There is a huuuge amount of space between stating "just the facts" and unapologetically stating your own opinions as facts. As it is, I think Austin's article about Fallout 4 is much closer to the former than the latter. It's mostly descriptive (talking about the trailed and some Boston-related background from Fallout 3) with some discussion of the kind of post-apocalyptic narratives that the Fallout series tells how that might play out in Fallout 4. There's not a whole lot to be opinionated or biased about there. It's just some analysis. It's a bit worrying to see concerns over things like bias even being brought up already after just that article. I'm sure Austin has plenty of strong opinions. It seems like he should have the chance to express a few of them first.
Regardless of Austin's personal qualities as a writer, I feel the same way about articles like these as I do about reviews. If we really wanted people writing about video games to write "objectively" and state just the facts, what would be the point of having so many different people across many sites writing about games? We'd only need one review per game, and one article per announcement or news-worthy event. We could just have a single (very boring) website to pump out those objective reviews and facts, and save everyone a whole lot of time and effort.
Not that most of it is terribly relevant to the overseas market, but Konami also still makes plenty of arcade stuff, too. It's too bad more of it, like last year's Silent Scope game, doesn't come over. Silent Scope: Bone Eater is a pretty great name for an arcade game.
@vampir: By having a friend working at a retailer who can get them an early copy most likely. People get early copies of stuff. Hell, I downloaded Destiny early because Bungie released the game on September 10th worldwide, which meant aussies got it about 8 hours before everyone else.
@vampir: Street dates get broken all the time, so it's probably as simple as that.
Well sure, but considering whoever sold them the game is presumably under some sort of contract that is at least as binding as a review embargo to not sell the game until release, it just seems strange to bring it up at all. It's like saying, "Don't worry. We didn't break any legal agreements; some anonymous person did for us."
They said they are able to release the review ahead of the October 14th release because they didn't receive a copy from Bethesda and thus aren't bound by an embargo, so they bought their own copy of the game before it was released? How does that work?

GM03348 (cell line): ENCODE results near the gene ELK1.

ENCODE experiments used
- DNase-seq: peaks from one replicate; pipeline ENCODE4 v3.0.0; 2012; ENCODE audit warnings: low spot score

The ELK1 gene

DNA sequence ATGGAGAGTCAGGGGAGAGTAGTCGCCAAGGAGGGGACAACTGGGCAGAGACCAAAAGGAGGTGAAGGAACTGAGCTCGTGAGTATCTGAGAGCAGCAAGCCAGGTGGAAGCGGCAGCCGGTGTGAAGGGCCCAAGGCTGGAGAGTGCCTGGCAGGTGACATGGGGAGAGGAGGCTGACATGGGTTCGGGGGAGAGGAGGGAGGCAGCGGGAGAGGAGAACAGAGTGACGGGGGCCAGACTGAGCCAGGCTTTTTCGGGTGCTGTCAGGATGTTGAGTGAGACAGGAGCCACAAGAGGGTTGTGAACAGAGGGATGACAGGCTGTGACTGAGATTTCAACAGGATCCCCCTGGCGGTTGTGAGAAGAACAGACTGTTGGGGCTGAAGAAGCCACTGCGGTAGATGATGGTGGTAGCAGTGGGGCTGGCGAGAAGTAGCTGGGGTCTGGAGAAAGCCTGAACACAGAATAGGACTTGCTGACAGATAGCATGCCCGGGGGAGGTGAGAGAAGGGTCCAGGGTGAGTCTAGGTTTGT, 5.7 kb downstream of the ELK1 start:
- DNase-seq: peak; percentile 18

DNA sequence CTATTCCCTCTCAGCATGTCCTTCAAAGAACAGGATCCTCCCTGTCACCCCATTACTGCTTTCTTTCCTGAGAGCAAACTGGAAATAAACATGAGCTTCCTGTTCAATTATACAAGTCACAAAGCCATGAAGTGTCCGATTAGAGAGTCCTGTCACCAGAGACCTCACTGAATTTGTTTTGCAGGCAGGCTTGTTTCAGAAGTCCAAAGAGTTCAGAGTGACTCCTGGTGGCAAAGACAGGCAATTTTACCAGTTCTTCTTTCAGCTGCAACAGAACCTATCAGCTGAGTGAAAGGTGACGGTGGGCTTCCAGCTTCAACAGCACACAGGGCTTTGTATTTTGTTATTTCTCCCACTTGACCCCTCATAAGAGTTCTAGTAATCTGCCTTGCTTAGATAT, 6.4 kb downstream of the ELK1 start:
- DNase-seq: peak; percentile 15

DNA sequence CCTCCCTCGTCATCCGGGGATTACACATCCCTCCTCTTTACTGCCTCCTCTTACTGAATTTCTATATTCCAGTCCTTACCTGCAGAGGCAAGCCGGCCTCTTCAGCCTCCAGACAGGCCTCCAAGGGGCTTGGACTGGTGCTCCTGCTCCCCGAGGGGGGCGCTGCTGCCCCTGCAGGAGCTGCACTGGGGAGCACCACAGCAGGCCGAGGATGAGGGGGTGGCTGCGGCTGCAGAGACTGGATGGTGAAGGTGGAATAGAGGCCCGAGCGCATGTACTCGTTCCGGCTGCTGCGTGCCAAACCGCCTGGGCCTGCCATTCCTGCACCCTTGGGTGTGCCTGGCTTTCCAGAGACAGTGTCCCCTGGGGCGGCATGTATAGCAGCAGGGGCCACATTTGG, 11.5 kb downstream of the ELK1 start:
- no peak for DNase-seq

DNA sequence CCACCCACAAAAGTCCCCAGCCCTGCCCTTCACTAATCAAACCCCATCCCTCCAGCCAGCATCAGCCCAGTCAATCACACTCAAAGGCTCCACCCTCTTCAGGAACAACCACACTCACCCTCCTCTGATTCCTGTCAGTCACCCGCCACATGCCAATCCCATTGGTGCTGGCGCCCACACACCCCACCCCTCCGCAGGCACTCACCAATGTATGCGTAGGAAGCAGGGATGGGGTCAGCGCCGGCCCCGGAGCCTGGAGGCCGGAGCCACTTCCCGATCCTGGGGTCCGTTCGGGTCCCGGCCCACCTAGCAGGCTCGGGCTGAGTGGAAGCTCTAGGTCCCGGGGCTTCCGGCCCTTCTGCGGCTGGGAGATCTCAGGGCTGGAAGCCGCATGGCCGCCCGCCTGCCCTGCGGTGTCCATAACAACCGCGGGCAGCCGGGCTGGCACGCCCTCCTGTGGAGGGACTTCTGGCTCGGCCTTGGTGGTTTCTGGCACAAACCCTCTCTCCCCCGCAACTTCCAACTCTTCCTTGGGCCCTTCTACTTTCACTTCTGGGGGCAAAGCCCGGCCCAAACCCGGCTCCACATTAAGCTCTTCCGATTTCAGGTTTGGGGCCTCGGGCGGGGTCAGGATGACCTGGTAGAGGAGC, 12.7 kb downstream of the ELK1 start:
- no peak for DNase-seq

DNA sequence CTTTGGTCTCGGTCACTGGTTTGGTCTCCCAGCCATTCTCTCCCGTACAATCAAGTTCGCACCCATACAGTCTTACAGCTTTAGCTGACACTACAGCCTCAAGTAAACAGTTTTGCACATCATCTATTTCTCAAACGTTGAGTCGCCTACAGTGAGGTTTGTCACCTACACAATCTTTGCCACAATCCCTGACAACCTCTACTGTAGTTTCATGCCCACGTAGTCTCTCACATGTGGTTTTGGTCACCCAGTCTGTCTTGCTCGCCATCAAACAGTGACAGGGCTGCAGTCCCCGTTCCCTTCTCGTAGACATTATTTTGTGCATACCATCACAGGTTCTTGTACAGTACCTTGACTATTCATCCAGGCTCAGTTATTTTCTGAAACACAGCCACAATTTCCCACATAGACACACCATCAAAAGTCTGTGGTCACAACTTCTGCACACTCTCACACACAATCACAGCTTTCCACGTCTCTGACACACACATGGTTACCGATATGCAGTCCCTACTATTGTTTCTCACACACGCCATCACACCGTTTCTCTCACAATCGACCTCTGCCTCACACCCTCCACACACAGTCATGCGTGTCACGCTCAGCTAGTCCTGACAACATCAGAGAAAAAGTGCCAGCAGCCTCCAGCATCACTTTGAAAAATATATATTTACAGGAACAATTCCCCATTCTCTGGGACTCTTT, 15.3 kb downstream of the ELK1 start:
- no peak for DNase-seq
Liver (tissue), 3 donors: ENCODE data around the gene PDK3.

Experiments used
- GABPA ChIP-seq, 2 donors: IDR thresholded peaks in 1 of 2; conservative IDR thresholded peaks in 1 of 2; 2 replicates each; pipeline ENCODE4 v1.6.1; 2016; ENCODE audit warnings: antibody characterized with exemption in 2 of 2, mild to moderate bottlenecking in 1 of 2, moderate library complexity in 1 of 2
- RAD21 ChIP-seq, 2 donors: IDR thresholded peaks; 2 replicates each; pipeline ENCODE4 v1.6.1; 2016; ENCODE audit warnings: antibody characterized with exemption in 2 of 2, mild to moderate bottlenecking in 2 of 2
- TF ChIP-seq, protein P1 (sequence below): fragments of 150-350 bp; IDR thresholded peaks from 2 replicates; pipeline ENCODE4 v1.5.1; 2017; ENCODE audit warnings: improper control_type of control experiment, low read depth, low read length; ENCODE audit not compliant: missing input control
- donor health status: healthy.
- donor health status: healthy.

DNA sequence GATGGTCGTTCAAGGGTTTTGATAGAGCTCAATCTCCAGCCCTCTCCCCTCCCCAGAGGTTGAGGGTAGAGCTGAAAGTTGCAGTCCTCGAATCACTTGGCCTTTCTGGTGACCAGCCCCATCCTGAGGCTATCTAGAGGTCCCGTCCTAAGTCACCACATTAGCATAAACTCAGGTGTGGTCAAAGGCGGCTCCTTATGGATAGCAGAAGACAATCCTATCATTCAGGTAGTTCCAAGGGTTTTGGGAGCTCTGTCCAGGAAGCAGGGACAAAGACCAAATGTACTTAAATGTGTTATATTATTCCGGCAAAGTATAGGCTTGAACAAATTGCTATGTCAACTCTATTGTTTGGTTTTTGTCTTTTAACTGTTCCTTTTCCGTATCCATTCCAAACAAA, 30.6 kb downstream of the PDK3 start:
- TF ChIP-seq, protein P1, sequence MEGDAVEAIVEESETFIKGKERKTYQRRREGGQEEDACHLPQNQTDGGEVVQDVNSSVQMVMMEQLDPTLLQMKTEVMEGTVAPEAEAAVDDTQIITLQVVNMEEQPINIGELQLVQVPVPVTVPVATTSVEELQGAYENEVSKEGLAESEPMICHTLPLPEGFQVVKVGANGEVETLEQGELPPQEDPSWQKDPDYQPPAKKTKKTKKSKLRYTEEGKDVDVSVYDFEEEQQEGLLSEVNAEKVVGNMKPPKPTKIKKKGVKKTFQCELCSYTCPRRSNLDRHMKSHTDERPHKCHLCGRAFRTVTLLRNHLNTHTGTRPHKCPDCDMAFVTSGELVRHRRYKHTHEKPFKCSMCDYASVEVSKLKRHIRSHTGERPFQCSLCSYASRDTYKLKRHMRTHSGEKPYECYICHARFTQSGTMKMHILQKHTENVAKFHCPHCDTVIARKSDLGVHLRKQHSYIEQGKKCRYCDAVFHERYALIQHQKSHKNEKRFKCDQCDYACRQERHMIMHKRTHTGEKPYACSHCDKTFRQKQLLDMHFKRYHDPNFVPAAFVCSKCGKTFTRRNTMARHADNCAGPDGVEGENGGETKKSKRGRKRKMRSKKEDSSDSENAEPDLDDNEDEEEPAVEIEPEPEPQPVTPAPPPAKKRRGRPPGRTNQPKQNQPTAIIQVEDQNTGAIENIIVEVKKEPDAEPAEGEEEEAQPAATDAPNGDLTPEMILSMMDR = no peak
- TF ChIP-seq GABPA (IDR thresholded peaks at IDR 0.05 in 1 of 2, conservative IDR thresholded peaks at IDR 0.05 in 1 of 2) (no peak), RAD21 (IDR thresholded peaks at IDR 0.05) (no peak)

I hate that there are barely any demos available nowadays for PC's. I have a really shitty computer, which usually can't run games on low quality settings, so the demos are completely necessary for me before buying a game. It's sad that I have to first download the game from torrent, see if it can run on my machine, and only if it runs okay, then I can buy the game. Otherwise I'm just throwing my money away.
I'm in the same boat on laptop without discrete graphics. Obviously I'm not going to be running Crysis 3 or something like that, but things can be unpredictable on the less demanding end of things. I can play Star Craft 2, Stealth Bastard, and Guacameele no problem, but Mark of the Ninja is unplayably slow, for example. It's not a 100% reliable option, but I've often had luck checking support forums for games and actually finding people who have tried to run games on hardware similar to my own.
Maybe I'm a bit drunk right now, but the fact that no one has mentioned this one so far seems real crazy. It's the best. Junior high school me thought it was fake Japanese back when the game came out, but it's totally real.
I have a really hard time coming up with names, so if there's no default, I usually look around the room for objects with people's/other character's names on them. It's not a very good system. I played through Demon's Souls as a lady named Fats Waller and just started Dark Souls as another named Wallace.
@extomar: Let's use a different analogy so maybe you might understand the pov of some of us: should a journalist that covers politics be able to donate to some candidate campaign? And if he was, should he disclose the fact that he did or hide it? Would you trust said journalist to report news/write editorials without biases?
Journalists who report on politics generally aren't allowed to contribute to campaigns at all, but that is not at all an analogous situation. An indie developer successfully releasing a game and a politician attaining public office have waaaaaaay different implications.
Perhaps next we should ban Papers, Please for offending people who have been subjugated by statist violence, specifically in Eastern Europe and Central Asia as its meant to embody. Perhaps we should ban Cart Life for making mockery of the working poor who live hand-to-mouth. Perhaps we should ban The Killer for making mockery of those who died in the Killing Fields.
Censorship leads to a culture of stupidity and effective isolation.
I find that those clamoring for 'games as art' only wants games as art they're comfortable digesting. If the events that happen in the game make you uncomfortable, don't worry, you're not alone, that's just how we feel. That doesn't mean the game should stop existing.
There's a big difference between a game being banned and a company deciding to not publish a game on their market place. Also, I don't think games like Papers, Please and The Killer being banner or not published really follows as a consequence of what happened with Bomb Gaza. Papers and The Killer are well thought out games that attempt to deal meaningfully with the issues they depict, rather than take simply advantage of them.
Though, disappointingly, none of outlets I've seen reporting on games like Bomb Gaza and Gaza Assault seem to have made any effort to actually talk to the creators.